We removed the baby gate from the top of our stairs when Adeline turned eighteen months. When others heard this, it usually was not received well, “aren’t you afraid she will fall?” or “wow, you better watch her like a hawk!” were common responses. I nodded and thanked them for letting me know how they felt. Occasionally, I would respond with, “Adeline knows when her body is safe. We have been practicing going up and down the stairs for some time. She also knows how to ask for help if she needs.”
While it was a pretty scary to watch an 18-month-old baby approach a staircase and maneuver her body to prepare to descend safely, in my heart, I felt there was no other way. Did she fall down the stairs? Yes, one time. Was it scary? Yes, of course. Did we recover and regulate with each other? Yes. Did she try again? Yes, just a few minutes later.
Adeline is just the right person for Adeline. She is exactly who she needs to be, and I acknowledge that my role as her parent is to honor that. The long nights and days of seemingly endless crying made many moments overwhelming, but not impossible. I consciously devoted my time and myself to her. This did not mean that I uprooted my life to cater to Adeline. It meant that I gained perspective on what it meant and continues to mean to be a parent. I gained new language, a new day to day life, new expectations for myself and my family, and most definitely an evolved brain specifically designed to support a new baby. Parenting is not a sacrifice. Parenting is a rebirth.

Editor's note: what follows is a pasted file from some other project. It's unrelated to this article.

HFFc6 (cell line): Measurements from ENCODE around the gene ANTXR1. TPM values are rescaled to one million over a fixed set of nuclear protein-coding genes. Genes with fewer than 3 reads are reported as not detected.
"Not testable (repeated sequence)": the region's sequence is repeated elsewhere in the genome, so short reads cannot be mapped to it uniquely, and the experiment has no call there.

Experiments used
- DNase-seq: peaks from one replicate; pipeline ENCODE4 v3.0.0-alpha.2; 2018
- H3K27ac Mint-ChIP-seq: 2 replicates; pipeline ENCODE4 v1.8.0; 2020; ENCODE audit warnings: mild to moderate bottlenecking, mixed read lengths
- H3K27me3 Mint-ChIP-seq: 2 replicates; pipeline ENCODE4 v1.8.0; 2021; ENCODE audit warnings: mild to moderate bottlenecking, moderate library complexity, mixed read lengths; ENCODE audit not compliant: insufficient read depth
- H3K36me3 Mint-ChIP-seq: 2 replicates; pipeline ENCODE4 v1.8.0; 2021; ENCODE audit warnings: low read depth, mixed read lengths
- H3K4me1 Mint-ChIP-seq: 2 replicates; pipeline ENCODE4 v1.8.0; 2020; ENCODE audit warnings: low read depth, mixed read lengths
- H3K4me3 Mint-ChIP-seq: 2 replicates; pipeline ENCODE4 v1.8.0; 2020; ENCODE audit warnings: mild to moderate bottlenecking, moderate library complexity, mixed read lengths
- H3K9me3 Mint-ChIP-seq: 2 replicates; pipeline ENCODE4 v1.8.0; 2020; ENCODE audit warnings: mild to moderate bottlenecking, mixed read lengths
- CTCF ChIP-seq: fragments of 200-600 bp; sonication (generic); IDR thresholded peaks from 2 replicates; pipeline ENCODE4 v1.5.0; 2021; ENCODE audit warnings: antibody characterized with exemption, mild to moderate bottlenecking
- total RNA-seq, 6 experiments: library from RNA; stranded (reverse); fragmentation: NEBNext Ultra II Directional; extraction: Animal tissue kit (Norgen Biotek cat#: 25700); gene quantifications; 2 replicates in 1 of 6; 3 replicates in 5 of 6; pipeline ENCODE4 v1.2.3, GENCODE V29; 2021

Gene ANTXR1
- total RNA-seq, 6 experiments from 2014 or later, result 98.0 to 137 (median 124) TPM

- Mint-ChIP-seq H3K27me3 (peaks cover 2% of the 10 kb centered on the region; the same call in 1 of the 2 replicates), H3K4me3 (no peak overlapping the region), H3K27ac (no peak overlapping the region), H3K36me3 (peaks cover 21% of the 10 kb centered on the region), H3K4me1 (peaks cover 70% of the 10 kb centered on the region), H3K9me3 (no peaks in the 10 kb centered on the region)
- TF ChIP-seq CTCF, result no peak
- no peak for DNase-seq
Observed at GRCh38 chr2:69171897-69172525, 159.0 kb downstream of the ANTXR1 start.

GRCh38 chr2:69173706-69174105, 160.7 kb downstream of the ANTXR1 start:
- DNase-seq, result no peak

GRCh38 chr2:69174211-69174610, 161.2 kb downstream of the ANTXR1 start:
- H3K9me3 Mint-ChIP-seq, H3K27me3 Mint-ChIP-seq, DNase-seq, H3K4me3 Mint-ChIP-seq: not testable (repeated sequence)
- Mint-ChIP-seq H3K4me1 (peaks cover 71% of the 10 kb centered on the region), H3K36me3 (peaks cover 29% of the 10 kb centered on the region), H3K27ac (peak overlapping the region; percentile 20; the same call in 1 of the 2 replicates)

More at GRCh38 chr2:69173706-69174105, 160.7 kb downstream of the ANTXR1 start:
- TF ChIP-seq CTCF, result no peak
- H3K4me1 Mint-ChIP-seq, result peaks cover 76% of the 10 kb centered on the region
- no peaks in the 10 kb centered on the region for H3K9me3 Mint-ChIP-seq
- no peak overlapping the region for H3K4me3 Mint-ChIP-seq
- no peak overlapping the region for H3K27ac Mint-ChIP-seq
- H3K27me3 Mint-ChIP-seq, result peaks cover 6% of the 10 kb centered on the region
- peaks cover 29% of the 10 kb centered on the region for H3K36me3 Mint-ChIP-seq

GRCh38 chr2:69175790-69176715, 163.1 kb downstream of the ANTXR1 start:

A rebirth as a parent first means acceptance of change. Recognizing that your life will be different forever is a hard but necessary step in gaining a new sense of identity. The closer I was able to come to accepting the new parts of my life, the easier it was to adapt. I slowly was able to separate my identity from my daughter’s and tune into what I needed as a new mom.
Separating my identity from Adeline’s meant that I had to trust myself enough to let Adeline develop into whomever Adeline needed or wanted to be. The stories in my head about how I believed she should look, behave, or feel were out the window. I had to take a step back and treat my infant as I would any other human, with trust, respect, and dignity. I trusted that her behavior was never a tool for manipulation rather her way of communication. I learned to trust that Adeline knows her body and emotions better than I ever will. I learned to respect her choice to say, “yes,” and “no,” even if it went against what was on my agenda for her.